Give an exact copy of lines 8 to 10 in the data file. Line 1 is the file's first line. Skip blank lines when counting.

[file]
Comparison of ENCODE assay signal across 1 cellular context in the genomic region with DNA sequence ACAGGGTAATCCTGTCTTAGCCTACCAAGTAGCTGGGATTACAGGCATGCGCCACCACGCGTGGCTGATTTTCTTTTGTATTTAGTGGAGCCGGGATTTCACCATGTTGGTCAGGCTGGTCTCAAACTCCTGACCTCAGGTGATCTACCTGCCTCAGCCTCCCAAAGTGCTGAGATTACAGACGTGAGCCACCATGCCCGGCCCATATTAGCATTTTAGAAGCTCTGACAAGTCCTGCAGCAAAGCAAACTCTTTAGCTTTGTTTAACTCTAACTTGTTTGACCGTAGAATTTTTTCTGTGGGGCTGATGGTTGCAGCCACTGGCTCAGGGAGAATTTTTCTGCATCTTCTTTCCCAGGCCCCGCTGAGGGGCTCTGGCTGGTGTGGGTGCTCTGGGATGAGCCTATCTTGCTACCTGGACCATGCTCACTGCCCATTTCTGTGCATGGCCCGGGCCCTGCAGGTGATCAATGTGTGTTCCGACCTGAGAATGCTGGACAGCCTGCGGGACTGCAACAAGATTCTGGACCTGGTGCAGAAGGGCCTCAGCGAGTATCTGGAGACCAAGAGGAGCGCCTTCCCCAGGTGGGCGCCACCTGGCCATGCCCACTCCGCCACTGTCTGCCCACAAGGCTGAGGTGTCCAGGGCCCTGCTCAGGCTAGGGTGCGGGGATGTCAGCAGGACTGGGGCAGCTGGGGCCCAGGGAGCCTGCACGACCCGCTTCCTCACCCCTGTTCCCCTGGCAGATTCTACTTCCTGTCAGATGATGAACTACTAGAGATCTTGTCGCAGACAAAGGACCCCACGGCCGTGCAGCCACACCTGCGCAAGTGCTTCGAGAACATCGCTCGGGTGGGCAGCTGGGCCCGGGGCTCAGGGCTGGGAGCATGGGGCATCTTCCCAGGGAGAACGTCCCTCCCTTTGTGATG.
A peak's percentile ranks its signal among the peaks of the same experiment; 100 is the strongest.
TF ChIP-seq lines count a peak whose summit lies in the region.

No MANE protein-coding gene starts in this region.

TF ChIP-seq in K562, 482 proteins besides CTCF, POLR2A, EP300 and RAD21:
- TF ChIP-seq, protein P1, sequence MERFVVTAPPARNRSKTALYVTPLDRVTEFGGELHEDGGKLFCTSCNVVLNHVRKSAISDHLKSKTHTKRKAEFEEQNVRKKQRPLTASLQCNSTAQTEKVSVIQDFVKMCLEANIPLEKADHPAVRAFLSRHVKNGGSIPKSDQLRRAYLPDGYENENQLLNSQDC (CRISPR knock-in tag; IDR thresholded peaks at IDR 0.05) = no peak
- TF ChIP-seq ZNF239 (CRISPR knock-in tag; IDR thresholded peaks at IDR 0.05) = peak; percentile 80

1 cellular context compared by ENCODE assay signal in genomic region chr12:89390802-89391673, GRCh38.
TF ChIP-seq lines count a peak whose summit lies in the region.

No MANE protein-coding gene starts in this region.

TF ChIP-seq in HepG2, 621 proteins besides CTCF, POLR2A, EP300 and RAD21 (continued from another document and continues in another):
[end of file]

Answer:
1 cellular context compared by ENCODE assay signal in genomic region chr12:89390802-89391673, GRCh38.
TF ChIP-seq lines count a peak whose summit lies in the region.

No MANE protein-coding gene starts in this region.